I’ll forgive you if you did not read Marietta Memorial Hospital Employee Health Benefit Plan v. DaVita Inc. It came out on June 21, the same day as Carson v. Makin, two days before Bruen, and three days before Dobbs. I didn’t get to the case till July 12. I read everything so you don’t have to. You’re welcome.
The case considered whether a group health plan that does not cover outpatient dialysis for all plan participants violate the Medicare Secondary Payer statute. The Court split 7-2. Justice Breyer joined Justice Kavanaugh’s majority opinion. Justice Kagan wrote a pithy, three-page dissent, joined by Justice Sotomayor.
In the final paragraph of Kagan’s dissent, she calls on Congress to fix the statute:
As the majority recognizes, the MSPA’s renal disease provisions were designed to prevent plans from foisting the cost of dialysis onto Medicare. See ante, at 2. Yet the Court now tells plans they can do just that, so long as they target dialysis, rather than the patients who rely on it, for disfavored coverage. Congress would not—and did not—craft a statute permitting such a maneuver. Now Congress will have to fix a statute this Court has broken. I respectfully dissent.
Surprise, surprise, Congress is working to fix the statute. And DaVita, the respondent in this case, helped draft the new bill. Indeed the draft bill mirrors DaVita’s proposal! Politico has the scoop:
Roughly two months after dialysis giant DaVita lost a Supreme Court case involving insurance coverage for its services, Congress introduced bipartisan legislation that would be a boon for dialysis providers. Its language appears to be largely modeled from a proposal circulated by the company, according to documents obtained by POLITICO.
The recently introduced measure would obligate health plans to cover dialysis the same way they do treatments for other chronic illnesses — and, if enacted, would likely increase reimbursement amounts for companies like DaVita. It would also impact a multibillion-dollar line item in the Medicare budget, making it an attractive offset to an end-of-the-year government spending package.
The rent-seeking began even before the Supreme Court decision. Specifically, when the Biden Administration lined up opposite of DaVita, the wheels started to turn:
“Providers and patient groups in this area have been consistent in pushing for a fix in light of the ruling,” a Republican Senate aide granted anonymity to speak about the advocacy told POLITICO. The lobbying began around December when the Biden administration filed a brief in support of the group health plan, the aide said, but “ramped up a ton” after the June 21 decision.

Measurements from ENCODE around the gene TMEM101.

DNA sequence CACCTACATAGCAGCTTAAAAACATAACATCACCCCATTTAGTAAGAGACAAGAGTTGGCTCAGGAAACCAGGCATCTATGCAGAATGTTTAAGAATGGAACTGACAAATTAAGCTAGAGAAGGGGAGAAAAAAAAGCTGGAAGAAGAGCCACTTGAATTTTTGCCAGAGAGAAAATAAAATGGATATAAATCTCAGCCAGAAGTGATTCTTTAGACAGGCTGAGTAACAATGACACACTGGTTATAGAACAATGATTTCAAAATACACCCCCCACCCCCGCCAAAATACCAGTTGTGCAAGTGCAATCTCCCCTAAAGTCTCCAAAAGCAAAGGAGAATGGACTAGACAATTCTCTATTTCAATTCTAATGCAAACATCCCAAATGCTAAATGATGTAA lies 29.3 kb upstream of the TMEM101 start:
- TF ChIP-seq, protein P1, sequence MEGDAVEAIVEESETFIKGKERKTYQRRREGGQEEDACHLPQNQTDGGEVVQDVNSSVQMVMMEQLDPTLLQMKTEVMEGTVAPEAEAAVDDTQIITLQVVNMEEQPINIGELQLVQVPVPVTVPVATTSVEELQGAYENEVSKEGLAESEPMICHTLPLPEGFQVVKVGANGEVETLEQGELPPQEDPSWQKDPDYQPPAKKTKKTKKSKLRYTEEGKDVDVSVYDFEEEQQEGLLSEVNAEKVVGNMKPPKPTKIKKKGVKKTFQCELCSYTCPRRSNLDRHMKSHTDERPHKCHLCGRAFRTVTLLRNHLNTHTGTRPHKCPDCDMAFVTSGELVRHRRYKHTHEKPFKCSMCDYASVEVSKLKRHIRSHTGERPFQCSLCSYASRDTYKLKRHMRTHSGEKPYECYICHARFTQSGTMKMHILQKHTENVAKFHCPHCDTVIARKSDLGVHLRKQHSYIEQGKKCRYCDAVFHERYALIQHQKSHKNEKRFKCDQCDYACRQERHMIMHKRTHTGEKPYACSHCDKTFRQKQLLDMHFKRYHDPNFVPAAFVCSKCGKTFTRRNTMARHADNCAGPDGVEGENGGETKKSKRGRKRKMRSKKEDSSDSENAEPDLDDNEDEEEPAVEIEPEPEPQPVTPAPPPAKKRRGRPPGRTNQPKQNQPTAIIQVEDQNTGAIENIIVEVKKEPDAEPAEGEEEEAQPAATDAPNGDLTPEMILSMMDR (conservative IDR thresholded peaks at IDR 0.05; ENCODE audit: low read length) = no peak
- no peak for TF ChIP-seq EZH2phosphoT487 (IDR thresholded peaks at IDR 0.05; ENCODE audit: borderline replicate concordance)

DaVita hit the gas after the Supreme Court decided the case.
Three weeks after DaVita’s Supreme Court loss, Kathleen Waters, the company’s chief legal officer, and Kelly Philson, one of its top lobbyists, drafted proposed legislative language that would make additions to the Medicare statute at issue in the case, according to the metadata within a Word document obtained by POLITICO. The proposal would create coverage parity for dialysis services “as compared to other covered medical services” provided by the plan. There is no outward indication the text is from DaVita.
And a bipartisan group introduced a bill that “largely mirrored” DaVita’s proposal.
On July 29, a bipartisan group of 17 House members introduced a bill that largely mirrored the proposal, and Sens. Bob Menendez (D-N.J.) and Bill Cassidy (R-La.) followed with a Senate companion on Aug. 3. Instead of creating parity between dialysis treatments and other services generally, it would prohibit a group health plan from putting “limits, restrictions, or conditions” on dialysis benefits compared to services needed to treat other chronic conditions the plan covers.
“After the Supreme Court decision in June created a loophole, members of Congress who are concerned about the potential harmful impact to their constituents in this vulnerable patient population started working to restore the protections under the Medicare Secondary Payer Act,” a DaVita spokesperson said in an emailed statement in response to an inquiry from POLITICO about the company’s involvement in the proposal and its lobbying and campaign activity.
If only every losing party had the means to lobby Congress to turn an Article III defeat into an Article I victory.
In addition to spending roughly $4 million a year on its lobbying efforts, DaVita has a prolific political action committee.
Each of the 17 co-sponsors of the House bill has received campaign money from DaVita’s PAC since January 2021, totaling $67,000, according to OpenSecrets, which tracks political spending. Five co-sponsors also received contributions to their leadership PACs, Federal Election Commission records show.
Amicus briefs are much, much cheaper.